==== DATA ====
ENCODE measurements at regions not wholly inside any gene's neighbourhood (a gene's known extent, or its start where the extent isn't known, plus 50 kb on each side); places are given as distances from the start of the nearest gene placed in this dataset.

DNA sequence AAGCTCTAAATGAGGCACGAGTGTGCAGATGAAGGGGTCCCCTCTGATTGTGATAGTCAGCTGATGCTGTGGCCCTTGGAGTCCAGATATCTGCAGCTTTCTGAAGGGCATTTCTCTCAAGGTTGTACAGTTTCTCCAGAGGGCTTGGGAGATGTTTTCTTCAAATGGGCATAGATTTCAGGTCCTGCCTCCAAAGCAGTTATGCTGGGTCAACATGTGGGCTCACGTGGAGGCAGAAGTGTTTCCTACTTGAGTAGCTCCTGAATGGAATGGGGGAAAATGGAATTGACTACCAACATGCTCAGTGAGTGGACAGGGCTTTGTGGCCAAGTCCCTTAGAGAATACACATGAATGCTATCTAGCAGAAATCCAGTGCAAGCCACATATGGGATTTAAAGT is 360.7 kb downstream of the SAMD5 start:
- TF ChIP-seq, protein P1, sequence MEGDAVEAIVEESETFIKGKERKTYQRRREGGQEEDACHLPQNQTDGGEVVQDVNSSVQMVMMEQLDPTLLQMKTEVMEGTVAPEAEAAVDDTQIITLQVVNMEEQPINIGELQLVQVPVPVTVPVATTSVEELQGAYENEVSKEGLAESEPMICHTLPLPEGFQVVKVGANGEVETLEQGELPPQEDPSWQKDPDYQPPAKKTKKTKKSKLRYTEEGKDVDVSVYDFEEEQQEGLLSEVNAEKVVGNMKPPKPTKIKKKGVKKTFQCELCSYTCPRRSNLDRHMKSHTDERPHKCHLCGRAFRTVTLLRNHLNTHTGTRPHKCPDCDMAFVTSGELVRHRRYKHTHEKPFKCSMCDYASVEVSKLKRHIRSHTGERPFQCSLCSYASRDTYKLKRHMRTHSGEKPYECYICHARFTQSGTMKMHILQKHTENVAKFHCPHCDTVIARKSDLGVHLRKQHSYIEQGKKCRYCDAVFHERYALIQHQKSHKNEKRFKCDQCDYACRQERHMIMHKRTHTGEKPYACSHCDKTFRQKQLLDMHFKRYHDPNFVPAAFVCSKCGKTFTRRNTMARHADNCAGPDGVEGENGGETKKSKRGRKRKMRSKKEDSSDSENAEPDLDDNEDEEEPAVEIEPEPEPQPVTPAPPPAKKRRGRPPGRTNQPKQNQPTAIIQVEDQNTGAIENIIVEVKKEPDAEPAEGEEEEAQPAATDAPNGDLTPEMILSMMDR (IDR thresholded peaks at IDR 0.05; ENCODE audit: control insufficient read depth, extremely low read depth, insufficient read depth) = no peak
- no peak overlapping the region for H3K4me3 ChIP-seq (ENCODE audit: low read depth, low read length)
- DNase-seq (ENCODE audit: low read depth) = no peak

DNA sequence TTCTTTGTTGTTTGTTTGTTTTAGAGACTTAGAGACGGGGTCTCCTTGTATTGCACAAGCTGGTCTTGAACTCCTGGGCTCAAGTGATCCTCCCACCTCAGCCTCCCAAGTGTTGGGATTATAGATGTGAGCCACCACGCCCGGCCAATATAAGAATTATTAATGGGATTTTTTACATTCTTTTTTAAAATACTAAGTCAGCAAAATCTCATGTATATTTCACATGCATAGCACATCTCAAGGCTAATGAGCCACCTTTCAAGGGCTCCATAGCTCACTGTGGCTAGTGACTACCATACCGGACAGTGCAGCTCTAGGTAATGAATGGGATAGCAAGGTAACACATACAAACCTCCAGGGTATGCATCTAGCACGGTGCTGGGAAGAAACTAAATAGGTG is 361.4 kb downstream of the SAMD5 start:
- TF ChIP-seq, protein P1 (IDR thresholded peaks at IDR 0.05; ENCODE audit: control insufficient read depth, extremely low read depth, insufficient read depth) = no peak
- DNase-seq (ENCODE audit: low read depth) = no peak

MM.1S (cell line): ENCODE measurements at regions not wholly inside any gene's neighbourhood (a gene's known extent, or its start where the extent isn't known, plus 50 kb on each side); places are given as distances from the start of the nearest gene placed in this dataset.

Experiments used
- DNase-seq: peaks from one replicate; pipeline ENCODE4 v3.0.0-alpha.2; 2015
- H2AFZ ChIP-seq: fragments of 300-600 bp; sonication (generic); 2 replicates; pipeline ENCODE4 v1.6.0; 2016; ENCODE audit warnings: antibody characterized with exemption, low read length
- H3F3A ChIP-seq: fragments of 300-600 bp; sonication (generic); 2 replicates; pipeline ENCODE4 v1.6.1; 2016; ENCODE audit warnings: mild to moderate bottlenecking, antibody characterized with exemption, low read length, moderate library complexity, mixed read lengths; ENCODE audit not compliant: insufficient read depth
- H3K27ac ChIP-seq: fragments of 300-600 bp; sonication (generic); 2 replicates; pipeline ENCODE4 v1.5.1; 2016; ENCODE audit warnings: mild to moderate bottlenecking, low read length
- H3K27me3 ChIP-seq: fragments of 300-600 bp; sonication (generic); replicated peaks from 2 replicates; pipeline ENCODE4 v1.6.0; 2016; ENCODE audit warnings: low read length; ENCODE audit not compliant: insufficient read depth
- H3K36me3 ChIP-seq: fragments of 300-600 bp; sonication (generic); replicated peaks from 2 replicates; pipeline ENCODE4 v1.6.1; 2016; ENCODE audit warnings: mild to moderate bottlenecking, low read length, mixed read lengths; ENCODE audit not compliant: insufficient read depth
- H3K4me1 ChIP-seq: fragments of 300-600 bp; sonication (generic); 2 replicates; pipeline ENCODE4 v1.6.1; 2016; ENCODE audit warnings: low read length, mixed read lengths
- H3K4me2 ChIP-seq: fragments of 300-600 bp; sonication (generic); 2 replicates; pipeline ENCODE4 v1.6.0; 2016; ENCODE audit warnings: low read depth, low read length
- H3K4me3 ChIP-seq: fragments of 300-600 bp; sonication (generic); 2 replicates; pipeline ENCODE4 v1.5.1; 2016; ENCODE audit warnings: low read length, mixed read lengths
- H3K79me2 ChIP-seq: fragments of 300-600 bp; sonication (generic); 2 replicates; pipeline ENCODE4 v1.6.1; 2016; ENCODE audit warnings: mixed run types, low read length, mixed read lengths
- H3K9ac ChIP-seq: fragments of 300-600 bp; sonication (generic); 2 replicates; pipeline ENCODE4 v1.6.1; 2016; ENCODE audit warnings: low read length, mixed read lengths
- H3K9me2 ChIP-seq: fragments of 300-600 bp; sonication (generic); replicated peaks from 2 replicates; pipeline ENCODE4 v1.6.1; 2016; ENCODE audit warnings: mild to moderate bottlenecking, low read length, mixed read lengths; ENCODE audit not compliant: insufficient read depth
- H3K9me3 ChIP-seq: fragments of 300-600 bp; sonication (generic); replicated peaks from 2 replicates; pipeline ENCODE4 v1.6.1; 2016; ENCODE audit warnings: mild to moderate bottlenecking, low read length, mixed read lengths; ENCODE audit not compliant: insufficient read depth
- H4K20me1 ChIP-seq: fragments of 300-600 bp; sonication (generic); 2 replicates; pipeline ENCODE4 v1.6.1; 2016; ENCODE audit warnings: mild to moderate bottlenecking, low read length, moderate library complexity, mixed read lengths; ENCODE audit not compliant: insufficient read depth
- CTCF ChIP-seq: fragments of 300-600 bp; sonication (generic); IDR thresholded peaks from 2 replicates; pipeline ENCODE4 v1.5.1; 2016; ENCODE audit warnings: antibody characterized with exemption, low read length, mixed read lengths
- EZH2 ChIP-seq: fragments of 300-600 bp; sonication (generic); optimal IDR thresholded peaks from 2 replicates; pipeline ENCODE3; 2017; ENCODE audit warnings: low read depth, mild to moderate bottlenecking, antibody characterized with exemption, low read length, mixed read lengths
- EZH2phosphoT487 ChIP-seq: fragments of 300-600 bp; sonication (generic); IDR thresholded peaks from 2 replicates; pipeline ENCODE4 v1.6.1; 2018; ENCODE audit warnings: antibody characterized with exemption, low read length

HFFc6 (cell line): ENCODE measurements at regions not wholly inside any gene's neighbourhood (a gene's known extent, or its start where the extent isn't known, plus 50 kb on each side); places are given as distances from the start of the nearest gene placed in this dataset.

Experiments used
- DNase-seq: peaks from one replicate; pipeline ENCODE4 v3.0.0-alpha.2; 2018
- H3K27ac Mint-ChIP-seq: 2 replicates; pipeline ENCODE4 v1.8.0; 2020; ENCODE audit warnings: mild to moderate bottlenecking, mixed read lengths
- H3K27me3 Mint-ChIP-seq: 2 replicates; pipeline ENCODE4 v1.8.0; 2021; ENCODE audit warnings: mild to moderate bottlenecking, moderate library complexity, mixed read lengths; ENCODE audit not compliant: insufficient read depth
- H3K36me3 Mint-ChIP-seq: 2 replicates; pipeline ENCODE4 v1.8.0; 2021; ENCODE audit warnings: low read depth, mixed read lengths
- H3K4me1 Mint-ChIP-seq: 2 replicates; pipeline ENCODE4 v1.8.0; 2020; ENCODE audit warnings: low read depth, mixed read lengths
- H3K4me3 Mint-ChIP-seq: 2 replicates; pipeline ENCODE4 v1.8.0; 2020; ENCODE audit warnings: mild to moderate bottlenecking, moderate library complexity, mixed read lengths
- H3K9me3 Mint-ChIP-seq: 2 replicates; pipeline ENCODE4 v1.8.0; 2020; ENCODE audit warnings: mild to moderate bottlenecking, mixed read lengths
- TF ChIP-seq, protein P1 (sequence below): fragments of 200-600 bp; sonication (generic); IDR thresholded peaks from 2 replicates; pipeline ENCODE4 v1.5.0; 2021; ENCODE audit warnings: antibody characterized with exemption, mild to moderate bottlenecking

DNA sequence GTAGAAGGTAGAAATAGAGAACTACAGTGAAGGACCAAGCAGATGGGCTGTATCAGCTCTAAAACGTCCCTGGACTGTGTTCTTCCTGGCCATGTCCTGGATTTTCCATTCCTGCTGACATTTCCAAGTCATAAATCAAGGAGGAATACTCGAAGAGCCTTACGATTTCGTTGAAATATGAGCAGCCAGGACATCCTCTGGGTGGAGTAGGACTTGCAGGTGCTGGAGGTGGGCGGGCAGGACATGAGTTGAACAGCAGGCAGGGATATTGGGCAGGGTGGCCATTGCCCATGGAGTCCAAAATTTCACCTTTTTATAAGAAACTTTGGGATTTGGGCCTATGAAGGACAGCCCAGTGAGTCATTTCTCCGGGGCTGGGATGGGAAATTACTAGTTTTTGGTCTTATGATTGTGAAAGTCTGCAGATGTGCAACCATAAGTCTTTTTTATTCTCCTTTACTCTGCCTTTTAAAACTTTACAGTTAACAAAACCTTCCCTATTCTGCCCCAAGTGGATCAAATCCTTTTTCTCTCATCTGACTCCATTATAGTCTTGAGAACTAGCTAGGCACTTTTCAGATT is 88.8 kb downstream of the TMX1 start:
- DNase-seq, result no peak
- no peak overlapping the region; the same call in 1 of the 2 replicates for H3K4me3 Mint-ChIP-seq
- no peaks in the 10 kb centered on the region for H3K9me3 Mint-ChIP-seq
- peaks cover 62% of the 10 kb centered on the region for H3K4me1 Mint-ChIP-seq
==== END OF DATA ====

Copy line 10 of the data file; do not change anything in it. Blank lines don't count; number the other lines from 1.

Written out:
Experiments used